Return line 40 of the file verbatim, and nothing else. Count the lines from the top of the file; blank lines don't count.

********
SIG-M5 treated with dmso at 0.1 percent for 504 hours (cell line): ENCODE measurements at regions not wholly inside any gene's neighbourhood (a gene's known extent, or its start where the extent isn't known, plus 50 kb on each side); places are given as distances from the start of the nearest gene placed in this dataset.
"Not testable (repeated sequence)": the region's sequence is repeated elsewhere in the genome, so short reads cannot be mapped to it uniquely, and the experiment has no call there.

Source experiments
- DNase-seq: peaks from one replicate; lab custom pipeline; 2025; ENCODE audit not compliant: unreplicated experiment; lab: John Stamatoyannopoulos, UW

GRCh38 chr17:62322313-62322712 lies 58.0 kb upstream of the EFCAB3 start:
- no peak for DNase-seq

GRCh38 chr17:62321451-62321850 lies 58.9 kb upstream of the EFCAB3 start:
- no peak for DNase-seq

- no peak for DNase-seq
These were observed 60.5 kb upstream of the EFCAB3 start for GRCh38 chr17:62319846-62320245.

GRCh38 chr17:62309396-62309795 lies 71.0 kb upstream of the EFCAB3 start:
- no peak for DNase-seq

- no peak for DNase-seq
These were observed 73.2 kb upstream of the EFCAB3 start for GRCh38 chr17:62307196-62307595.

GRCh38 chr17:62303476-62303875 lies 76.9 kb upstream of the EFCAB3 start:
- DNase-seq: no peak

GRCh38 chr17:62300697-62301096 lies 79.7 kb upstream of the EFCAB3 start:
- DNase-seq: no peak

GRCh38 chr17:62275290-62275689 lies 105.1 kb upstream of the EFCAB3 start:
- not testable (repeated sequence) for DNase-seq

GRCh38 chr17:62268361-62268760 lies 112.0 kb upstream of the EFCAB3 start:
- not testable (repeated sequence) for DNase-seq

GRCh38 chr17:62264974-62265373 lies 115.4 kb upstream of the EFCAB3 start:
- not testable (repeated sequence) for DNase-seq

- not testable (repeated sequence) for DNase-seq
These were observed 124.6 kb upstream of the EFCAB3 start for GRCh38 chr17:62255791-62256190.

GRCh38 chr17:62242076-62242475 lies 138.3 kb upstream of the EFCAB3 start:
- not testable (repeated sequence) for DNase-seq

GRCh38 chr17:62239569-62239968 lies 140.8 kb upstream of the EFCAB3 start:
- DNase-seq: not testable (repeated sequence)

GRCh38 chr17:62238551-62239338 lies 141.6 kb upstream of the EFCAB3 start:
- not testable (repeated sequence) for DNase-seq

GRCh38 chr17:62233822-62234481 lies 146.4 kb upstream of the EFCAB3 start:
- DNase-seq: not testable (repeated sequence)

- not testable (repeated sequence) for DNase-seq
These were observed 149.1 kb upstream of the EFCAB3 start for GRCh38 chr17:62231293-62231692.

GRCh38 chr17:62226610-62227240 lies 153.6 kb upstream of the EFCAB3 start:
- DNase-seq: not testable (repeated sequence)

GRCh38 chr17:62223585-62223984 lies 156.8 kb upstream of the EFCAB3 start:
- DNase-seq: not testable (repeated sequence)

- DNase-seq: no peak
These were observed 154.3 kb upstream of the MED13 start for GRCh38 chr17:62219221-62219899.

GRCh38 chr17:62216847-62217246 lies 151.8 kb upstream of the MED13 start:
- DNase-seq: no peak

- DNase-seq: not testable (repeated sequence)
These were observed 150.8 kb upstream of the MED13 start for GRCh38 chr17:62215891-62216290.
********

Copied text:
- DNase-seq: not testable (repeated sequence)